Tuesday, August 28, 2012

In which I was blissfully lost in this novel's 700 pages

Ah, Gothic fiction! Just the fact that I am holding a Gothic novel is enough to call the experience orgasmic. If there's one particular subgenre that I particularly like, it's Gothic fiction, with its dark atmosphere, crazy nuns and monks, and subtle horror.

Charles Maturin's Melmoth the Wanderer is one novel that a lot of people feel is one of the (if not the) best Gothic novel ever written. Its doorstop proportion at 700 pages requires the stamina and focus from any reader.

So I pick it up thinking that I'll probably need a week at least to finish it. But hey, I finished it in 2 days. And in those 2 days, I felt that I was high on hallucinatory drugs. Maturin's narrative is so bleak, so riddled with stories within stories within stories that it's almost effortless to get lost in the story.

The wanderer in Melmoth the Wanderer is indeed the villain of this novel. Although, I felt I shouldn't disregard all the priests and monks who are so devious in their plans that it's second nature for them to engage in deception and mental and physical abuse. Like any Gothic novel, Melmoth the Wanderer provides a sharp criticism on the apparent excesses of the Catholic church. In Maturin's novel, the Inquisition figures prominently. Innocent characters are subjected to the brutal eyes and hands of the Inquisition upon the recommendation of the clergy.

Anyway, back to Melmoth. I'm not sure how I'd identify him. He's part devil, fantastic entity, specter, and seducer. He's been around for more than a hundred years after engaging in a satanic bargain. And this Melmoth now haunts troubled individuals, tempting them and granting them favors in exchange for his release.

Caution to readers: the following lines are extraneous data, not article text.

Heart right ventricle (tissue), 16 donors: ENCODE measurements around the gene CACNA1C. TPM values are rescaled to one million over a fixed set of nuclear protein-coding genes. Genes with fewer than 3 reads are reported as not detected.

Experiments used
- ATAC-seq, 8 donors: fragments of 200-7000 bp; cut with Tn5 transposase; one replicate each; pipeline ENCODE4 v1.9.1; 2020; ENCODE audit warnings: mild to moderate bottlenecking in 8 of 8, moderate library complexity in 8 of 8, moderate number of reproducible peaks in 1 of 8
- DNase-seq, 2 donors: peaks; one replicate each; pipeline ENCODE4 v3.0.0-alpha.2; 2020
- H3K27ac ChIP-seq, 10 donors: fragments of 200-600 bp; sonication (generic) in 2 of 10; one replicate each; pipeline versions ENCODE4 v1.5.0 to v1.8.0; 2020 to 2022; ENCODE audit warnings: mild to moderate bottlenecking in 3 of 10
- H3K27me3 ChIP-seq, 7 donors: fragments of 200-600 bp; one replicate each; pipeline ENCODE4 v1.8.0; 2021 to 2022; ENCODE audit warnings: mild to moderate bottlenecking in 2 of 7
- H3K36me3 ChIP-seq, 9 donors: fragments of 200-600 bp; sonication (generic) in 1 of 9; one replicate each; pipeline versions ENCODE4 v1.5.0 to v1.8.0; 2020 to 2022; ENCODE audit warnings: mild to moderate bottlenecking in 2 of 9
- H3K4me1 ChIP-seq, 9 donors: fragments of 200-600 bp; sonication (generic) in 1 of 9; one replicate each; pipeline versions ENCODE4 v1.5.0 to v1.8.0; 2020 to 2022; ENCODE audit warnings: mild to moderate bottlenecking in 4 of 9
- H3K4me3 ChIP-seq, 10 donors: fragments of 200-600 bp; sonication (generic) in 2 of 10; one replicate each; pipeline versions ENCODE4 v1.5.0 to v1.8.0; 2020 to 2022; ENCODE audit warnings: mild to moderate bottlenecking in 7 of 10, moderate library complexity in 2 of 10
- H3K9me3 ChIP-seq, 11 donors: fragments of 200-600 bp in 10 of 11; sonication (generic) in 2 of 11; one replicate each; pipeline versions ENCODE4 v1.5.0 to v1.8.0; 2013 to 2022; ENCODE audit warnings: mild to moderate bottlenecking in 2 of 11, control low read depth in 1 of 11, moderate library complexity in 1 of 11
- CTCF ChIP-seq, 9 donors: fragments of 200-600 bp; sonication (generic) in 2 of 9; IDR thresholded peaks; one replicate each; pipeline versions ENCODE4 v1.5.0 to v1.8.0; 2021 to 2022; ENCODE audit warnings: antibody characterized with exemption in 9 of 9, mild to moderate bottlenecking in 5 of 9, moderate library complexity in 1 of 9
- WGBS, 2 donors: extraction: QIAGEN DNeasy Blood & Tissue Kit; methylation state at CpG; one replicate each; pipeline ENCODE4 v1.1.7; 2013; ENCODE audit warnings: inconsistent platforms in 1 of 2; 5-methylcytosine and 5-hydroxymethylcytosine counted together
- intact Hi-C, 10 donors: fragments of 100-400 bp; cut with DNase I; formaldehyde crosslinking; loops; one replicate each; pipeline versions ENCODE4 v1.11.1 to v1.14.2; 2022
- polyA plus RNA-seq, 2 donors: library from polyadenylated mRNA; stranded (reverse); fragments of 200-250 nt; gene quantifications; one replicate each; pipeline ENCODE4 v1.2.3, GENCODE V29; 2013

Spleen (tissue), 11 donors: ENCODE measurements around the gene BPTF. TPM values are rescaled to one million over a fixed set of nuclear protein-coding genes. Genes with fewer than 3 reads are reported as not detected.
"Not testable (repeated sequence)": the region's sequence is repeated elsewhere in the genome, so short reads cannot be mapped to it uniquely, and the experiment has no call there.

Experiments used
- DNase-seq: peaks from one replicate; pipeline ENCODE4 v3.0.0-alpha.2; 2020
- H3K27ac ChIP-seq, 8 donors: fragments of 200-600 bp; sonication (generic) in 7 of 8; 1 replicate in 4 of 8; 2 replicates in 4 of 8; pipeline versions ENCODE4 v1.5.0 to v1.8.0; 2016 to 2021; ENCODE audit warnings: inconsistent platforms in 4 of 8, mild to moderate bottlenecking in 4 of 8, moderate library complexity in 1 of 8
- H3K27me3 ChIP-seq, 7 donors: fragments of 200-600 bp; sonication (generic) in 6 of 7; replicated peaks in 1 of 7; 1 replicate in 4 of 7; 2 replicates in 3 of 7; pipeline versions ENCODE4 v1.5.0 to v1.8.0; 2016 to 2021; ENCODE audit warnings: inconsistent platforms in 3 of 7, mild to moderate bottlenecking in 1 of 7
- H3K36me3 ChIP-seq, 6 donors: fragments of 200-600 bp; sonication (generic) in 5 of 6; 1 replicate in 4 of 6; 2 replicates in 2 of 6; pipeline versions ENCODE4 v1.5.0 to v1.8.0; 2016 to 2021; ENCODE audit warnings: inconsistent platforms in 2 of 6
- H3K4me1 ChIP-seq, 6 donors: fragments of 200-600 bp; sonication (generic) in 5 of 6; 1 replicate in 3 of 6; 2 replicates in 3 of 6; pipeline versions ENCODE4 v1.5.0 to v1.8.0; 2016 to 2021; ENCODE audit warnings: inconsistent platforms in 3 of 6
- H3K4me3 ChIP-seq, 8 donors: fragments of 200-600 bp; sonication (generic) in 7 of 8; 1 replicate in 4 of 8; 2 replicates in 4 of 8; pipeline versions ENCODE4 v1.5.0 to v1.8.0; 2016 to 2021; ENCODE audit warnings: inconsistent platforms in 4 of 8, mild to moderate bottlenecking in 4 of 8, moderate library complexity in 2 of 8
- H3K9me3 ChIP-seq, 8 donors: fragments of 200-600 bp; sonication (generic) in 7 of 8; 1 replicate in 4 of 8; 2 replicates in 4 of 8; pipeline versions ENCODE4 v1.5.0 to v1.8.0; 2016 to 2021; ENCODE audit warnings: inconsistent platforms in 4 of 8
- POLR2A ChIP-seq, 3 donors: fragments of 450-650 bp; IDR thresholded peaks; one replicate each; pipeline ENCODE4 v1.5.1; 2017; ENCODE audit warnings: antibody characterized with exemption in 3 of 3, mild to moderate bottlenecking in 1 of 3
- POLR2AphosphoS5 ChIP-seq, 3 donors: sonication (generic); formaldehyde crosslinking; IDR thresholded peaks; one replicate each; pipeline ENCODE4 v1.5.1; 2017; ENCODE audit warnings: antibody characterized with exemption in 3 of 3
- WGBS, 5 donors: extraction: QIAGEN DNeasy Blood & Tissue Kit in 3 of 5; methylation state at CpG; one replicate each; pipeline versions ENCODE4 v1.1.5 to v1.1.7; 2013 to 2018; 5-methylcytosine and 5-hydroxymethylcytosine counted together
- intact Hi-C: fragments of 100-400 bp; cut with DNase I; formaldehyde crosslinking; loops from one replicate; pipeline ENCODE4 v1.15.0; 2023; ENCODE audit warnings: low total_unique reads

The stories within stories with stories is where you'll see Melmoth's dealings through the years. A Spaniard gets washed ashore in Ireland, who recounts his story about how he was forced to become a monk by a religious superior. Then a character in a story then recounts another story set in another location (e.g., India). It can get confusing, especially with the time element as several years can pass in just a few sentences.

One thing I noticed about this novel is that it can get funny at times. One moment, Maturin describes a bleak scene and then he suddenly delivers a comical retort in another. In the first chapter, an elder Melmoth is just blabbering away while in his death bed, and then, just like that, Maturin writes off his character.
'They are robbing me, – robbing me in my last moments, – robbing a dying man. John, won't you assist me, – I shall die a beggar; they are taking my last shirt, – I shall die a beggar.' – And the miser died.
As a Gothic novel, Melmoth the Wanderer is very satisfying. You can cut the novel's dark tone with a knife. The scenes where characters are tortured and imprisoned in monasteries are textbook. Melmoth's apparitions in different places defy explanation. Although it may feel that Maturin is just all over the place with his story, I loved it. I loved how the characters go overboard with their melodrama. I loved the shifts in settings. I loved the long paragraphs and the seemingly rambling prose. I loved all its 700 pages.

Read this book if:

  1. You're into Gothic fiction.
  2. You're not intimidated by doorstops.
  3. You want to get lost yourself.

4 comments:

C.B. James said...

The title character sounds like a classic "wandering Jew" figure. Are there any overtones to suggest this?

I love the quote you included. It's so over-the-top fun, I can see how you became so wrapped up in those 700 pages.

Peter S. said...

Hi, C. B. James! Oh, I didn't sense any of that. Hmmm... I will Google for any criticism regarding that 'wandering Jew' figure.

Jace said...

I remember this literary term my english 11 prof drilled into our heads way back - mise en abyme. It's as you mentioned: a story within a story (sometimes within another story, STORYCEPTION.) Although 700 pages of that might be too exhausting for me to read these days haha.

Peter S. said...

Thanks for the term, Jace! Now I finally have a word for that literary device!